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Controversial play written by Eve Ensler. It debuted in 1996 on Broadway, at Westside Theater. It's pretty much Exactly What It Says on the Tin, being a bunch of monologues that connect the vagina to different themes, such as love, rape, sex, menstruation, genital mutilation, birth, masturbation, orgasm, and slang terms for the part. Typically, one new piece gets added every year, but here are some of the more famous monologues:

  • I Was 12; My Mother Slapped Me: A piece all about periods.
  • My Angry Vagina: Rant against tampons, douches, and OB/GYN's.
  • My Vagina Was My Village: A collection of interviews from women in Bosnia that were in rape camps.
  • The Little Coochie Snorcher That Could: The most controversial out of the set. A 13-year-old girl who was violently raped by a man as a child is seduced a much-older woman and she sees the latter experience as positive, saying "if it was rape, it was a good rape." The age was changed to 16 after the most severe criticisms were made.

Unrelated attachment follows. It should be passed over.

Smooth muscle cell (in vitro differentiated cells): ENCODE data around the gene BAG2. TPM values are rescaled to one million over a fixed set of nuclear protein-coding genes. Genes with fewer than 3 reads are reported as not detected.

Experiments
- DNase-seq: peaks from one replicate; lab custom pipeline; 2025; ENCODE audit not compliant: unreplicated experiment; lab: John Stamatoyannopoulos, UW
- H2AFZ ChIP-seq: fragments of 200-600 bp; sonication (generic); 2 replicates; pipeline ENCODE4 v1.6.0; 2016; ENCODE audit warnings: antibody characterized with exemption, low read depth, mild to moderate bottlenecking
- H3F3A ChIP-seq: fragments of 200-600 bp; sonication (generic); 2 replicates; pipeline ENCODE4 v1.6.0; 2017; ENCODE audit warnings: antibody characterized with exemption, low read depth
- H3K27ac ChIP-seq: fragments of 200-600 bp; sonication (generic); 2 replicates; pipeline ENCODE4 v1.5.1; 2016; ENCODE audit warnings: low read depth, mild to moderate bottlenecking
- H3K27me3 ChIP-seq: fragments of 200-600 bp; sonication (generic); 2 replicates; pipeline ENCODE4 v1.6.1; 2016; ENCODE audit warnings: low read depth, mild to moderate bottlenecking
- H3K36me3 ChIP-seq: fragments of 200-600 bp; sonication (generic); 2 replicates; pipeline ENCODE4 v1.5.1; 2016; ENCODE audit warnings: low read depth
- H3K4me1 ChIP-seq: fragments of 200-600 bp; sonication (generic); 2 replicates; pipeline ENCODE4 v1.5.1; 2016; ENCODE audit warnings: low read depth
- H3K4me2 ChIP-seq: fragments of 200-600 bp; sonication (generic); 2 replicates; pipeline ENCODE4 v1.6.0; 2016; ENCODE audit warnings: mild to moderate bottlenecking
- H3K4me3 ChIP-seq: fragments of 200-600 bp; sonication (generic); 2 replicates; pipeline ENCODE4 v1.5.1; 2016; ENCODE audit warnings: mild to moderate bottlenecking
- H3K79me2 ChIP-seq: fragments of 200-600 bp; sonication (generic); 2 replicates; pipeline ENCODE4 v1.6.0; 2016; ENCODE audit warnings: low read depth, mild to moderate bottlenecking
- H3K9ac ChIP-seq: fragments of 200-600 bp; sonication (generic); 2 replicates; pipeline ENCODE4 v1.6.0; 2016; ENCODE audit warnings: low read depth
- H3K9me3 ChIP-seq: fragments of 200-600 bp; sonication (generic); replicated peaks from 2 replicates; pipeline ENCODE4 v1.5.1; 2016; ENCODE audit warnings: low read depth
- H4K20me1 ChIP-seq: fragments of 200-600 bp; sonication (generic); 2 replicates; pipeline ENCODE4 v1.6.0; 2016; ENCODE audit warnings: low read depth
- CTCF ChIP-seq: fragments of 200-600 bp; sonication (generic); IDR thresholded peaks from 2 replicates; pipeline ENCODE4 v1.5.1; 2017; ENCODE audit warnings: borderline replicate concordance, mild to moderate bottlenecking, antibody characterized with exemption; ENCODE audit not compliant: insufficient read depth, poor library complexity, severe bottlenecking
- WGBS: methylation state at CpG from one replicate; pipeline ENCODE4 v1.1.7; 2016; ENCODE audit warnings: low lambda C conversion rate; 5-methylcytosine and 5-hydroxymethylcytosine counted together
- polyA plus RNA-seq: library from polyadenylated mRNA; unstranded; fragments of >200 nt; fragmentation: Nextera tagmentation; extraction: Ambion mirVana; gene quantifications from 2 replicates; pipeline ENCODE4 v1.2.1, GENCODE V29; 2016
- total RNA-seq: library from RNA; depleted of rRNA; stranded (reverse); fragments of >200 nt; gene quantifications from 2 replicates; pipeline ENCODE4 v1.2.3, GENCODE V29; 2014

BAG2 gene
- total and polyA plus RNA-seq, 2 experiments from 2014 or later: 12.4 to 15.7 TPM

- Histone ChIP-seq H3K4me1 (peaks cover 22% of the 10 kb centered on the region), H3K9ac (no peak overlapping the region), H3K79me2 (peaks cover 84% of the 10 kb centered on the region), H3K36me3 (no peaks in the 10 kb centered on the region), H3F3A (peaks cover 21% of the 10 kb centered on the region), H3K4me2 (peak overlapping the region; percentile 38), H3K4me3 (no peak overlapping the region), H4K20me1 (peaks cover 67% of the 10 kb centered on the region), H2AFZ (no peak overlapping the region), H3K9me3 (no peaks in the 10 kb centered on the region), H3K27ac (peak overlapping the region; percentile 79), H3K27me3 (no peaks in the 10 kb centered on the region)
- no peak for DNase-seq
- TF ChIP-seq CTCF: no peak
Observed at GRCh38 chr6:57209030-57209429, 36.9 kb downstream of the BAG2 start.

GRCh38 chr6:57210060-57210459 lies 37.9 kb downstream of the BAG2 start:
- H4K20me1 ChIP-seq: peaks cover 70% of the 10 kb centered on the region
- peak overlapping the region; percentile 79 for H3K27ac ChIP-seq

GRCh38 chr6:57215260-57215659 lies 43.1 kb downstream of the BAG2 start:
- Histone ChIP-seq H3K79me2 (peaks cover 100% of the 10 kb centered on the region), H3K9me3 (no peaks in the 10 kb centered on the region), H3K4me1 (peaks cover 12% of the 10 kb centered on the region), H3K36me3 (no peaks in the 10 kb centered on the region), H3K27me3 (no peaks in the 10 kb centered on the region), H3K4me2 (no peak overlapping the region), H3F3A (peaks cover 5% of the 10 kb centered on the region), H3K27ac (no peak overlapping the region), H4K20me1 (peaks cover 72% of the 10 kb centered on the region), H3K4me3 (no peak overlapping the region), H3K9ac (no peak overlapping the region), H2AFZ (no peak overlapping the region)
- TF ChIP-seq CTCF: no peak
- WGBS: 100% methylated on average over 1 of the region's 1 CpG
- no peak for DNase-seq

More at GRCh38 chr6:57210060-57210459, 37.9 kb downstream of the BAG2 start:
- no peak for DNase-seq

• Reclaiming "Cunt": Exactly What It Says on the Tin.
  • The Woman Who Loved to Make Vaginas Happy: A story about a lesbian dominatrix. Performers of this piece often save it for last in the performance and pretend to orgasm near the end; they claim to be having a triple orgasm.
  • Because He Liked to Look At It: Story about a woman who hated her pubic area until she met a man who loved it.
  • I Was There in the Room: Eve Ensler's personal account of her granddaughter's birth.
  • Under the Burqa: Added to the original performance in 2003. It's about women in Afghanistan under the rule of the Taliban.

It has since become the cornerstone of the "V-Day" movement, which aims to raise awareness of rape and violence against women. As such, the play is frequently performed by colleges every year around Valentines Day.

Clean the sand out of your vagina and tell us the tropes this play uses!

  1. It's "Coochie Snorcher."